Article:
That’s Tim Jones, a Seattle-based blogger with a Pittsburgh connection, up there.
This week, while I am still running back and forth between Joe’s Rusty Nail, Jack’s Bar and the Stroll Inn celebrating the
Pittsburgh Magazine, Best of 2014 recognition for ” Best Snarky Nod Toward Local Behavior ,”
I have asked some guest bloggers like Tim to take over.
Recently I started worrying that my wife no longer loves me. No, I didn’t catch her with another man. And no, we didn’t have another nasty argument about the proper way to load a dishwasher. It was much more troubling. My wife actually said the three words I have long dreaded: “Let’s go camping.”
Why would any woman who claims to love her husband force him to endure a weekend in the wilderness with no access to ESPN Sports Center? My wife thought it would be fun if the two of us had a romantic getaway. I was envisioning a cozy B & B overlooking the ocean. Or maybe a posh resort / spa where we could get a couple’s massage, whatever that is.
But unbeknownst to me, my wife’s concept of a romantic getaway included physical and emotional torture – camping. When she first brought up the idea, naturally I thought she was kidding. When I realized she was serious, I apologized profusely for whatever I might have said or done to upset her. I even promised to do the dishes for a month. Turns out she wasn’t upset at all. She just really wanted to go camping.
So she booked us a campsite for a long weekend at some God-forsaken state campground deep in the wilderness beyond any cell phone range. The nearest carryout pizza was 50 miles away. I believe there is a term for being forced to sleep outdoors in the cold and wet, with no bathroom, no hot running water, and no bed to sleep on. It’s called being homeless. And when is the last time you heard a homeless person say to his buddy, “Hey, I have a great idea. Let’s go camping!” You never will, because they know that compared to their lifestyle, camping would be a step down.
My wife picked out a great spot. The next closest campsite was over four feet from our postage stamp lot. I couldn’t decide which part of our temporary housing to call dibs on for my sleeping bag – the section that sloped downhill or the section covered with tree roots and half-buried rocks. They both looked so appealing.
Apparently my wife’s idea of a cozy bungalow was a 6’ X 6’ tent that leaked at the slightest hint of moisture. We were assured of the pleasure of several healthy walks each day because the nearest bathroom was half a mile away. Let me tell you, it doesn’t get more fun than waking up at 2:45 am in a claustrophobic tent in the pouring rain, desperately needing to go to the bathroom. What a thrill it was navigating in the darkness, bumping into trees and tripping over rocks in my bare feet, with nothing but a fading flashlight that cast a faint glimmer of light on any object that was within a 10-inch radius.
But the harrowing, painful journey over the rocks and twigs was worth the struggle. Because at the end I discovered a brightly lit lavatory. The only thing it lacked was toilet paper and a stall door – oh and any semblance of sanitation.
The next morning brought yet another adventure: taking a shower. If you ask me, few things are as exhilarating as a bone-chilling shower consisting of glacier-fed ice water in a state park bathroom that appears to have been last mopped sometime during the New Deal. I could be wrong, but I’m pretty sure they copied the floor plans for these austere restrooms from some Civil War POW camp.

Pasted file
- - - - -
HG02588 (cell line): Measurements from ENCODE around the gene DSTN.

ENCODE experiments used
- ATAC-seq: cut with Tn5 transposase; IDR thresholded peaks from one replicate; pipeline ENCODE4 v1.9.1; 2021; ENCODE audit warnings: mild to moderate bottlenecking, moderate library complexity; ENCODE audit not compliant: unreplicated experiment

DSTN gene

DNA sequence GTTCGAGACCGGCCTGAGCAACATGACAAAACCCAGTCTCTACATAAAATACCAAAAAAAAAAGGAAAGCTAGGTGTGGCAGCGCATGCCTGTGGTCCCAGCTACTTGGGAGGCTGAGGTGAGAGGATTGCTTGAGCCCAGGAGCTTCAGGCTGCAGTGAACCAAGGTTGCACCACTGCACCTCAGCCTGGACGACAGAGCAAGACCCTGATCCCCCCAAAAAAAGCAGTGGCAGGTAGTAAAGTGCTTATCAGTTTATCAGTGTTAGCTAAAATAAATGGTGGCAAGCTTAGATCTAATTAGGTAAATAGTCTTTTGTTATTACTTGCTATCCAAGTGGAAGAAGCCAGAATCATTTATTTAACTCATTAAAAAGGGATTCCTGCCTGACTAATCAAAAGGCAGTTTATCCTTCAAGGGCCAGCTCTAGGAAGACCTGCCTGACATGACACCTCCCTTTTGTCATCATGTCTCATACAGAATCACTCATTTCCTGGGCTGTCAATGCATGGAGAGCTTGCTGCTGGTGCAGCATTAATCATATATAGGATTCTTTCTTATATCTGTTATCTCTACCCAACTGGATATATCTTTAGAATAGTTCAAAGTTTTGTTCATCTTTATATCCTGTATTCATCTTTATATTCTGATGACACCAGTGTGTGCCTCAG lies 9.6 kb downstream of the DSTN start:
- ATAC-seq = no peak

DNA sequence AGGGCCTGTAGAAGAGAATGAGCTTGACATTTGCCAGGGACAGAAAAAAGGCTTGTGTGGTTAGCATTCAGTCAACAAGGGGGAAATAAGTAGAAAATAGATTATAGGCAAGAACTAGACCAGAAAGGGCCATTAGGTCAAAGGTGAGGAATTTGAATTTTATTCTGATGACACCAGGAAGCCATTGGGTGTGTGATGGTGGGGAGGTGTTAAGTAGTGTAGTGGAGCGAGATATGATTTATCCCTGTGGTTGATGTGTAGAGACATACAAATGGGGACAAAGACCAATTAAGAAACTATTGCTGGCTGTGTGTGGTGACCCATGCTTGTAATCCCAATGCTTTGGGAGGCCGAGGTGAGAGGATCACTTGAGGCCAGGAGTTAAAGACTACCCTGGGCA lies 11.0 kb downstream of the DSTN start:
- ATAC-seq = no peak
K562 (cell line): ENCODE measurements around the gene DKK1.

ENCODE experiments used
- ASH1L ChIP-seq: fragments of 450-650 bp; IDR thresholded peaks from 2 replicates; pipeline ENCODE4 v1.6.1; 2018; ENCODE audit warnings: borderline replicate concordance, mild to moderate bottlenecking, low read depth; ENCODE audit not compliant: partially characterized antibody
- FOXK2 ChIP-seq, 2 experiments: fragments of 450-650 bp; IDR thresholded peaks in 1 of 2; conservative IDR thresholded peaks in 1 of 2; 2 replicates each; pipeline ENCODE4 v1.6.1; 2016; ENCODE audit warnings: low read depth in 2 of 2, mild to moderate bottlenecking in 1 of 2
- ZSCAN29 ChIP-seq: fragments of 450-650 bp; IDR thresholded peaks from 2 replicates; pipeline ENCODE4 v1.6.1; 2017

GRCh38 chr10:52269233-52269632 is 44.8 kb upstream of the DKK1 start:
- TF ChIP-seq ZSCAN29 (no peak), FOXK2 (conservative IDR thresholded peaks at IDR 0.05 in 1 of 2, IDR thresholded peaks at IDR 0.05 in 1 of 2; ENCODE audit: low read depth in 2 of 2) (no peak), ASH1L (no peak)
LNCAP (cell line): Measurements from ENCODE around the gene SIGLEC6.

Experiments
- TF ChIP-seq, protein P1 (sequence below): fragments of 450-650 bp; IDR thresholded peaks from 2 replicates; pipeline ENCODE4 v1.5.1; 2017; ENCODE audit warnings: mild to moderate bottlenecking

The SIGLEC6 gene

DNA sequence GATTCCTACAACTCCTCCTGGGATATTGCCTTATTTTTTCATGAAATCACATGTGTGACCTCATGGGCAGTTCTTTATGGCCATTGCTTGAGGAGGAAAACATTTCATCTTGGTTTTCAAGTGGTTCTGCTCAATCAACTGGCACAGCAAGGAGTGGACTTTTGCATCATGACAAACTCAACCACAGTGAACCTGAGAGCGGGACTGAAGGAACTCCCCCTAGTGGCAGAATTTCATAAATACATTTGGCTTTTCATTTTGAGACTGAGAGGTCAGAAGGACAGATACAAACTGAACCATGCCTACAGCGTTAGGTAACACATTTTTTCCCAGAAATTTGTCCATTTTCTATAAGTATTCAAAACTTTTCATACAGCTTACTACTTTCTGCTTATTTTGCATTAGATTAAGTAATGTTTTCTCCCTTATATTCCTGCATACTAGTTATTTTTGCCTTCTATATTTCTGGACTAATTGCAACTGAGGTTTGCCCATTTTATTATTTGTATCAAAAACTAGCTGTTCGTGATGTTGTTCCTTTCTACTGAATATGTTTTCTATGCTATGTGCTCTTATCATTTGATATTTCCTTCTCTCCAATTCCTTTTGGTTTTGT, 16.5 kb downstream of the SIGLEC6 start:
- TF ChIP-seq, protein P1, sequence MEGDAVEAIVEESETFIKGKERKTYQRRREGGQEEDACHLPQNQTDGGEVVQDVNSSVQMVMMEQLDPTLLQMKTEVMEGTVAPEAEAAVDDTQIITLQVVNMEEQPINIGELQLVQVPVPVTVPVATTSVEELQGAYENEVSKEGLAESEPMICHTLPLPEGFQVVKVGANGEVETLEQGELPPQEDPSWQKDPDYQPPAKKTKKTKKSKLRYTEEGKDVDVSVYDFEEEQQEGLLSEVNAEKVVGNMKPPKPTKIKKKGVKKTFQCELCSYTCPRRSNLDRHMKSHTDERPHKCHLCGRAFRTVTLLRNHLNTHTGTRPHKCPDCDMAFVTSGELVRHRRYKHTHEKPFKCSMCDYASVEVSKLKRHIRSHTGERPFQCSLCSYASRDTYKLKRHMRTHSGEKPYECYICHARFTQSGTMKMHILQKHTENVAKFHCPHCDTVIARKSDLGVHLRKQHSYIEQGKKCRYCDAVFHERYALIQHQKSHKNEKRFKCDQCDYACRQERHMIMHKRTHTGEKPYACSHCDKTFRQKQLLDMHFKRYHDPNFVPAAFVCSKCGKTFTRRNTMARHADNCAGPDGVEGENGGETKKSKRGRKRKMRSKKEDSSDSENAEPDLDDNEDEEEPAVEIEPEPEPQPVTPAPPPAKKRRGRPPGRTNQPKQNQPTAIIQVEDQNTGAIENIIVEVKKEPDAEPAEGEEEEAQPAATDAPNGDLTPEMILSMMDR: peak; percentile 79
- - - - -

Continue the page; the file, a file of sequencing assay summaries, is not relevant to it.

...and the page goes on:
Another delightful aspect of my camping experience was the abundant wildlife, by which I mean the hordes of mosquitoes that assaulted me every morning as I emerged from the safety of our tent. Here’s a thought to ponder: ever notice how mosquitoes are always trying to get INSIDE your tent? That’s because even insects know how horrible it is to be stuck OUTSIDE.
And I can’t talk about my love of the great outdoors without mentioning another thing I adore about camping: bears. As I lay my head on my pillow at night, nothing puts my mind at ease like the thought that there is a 1/100th of an inch wide thin nylon sheet protecting me from a hungry 800-pound carnivore that would consider my thigh a light snack. Speaking of wildlife, another high point of my camping adventure was the invasion of fire ants that had apparently decided to have a convention inside our tent. Here’s a fun fact I’ll bet you did not know. Guess what food bears love the taste of? If you guessed fire ants, you win! Go to the head of the class.
Perhaps the highlight of my weekend was the rustic meals. Sure, back home I can nuke my Stouffer’s spaghetti in five minutes. But it’s much more fun to cook up that same meal on a tiny camp stove in slightly under an hour. And clean-up was a snap. I just meandered 500 yards to the one communal spigot, where nine other people were also waiting in line, to fill my one-gallon bucket with water – which procedure I then repeated three more times to collect enough water for a subsistence clean-up. In about the same amount of time that it would take to do something far more pleasant for 45 minutes, our plates, pans, and plastic sporks were in the ballpark of something vaguely approaching clean-ish.
But then a miracle happened. Apparently, one of us forgot to lock the padlock on our Coleman cooler. A bear broke into it, consumed all our food, and left behind an unopened jar of mayonnaise and a shred of plastic that bore a faint resemblance to the lid of our Coleman cooler.
I wish there was a way I could have thanked that bear personally – because with no food left but mayonnaise, our magical camping getaway had to conclude sooner than planned. Which brings me to my very favorite part of my camping trip: the drive home. Ah. Now that was paradise.
© Tim Jones, View from the Bleachers 2014
Make sure you click over to Tim’s blog,
VIEW from the BLEACHERS
and on Twitter @TimEJones.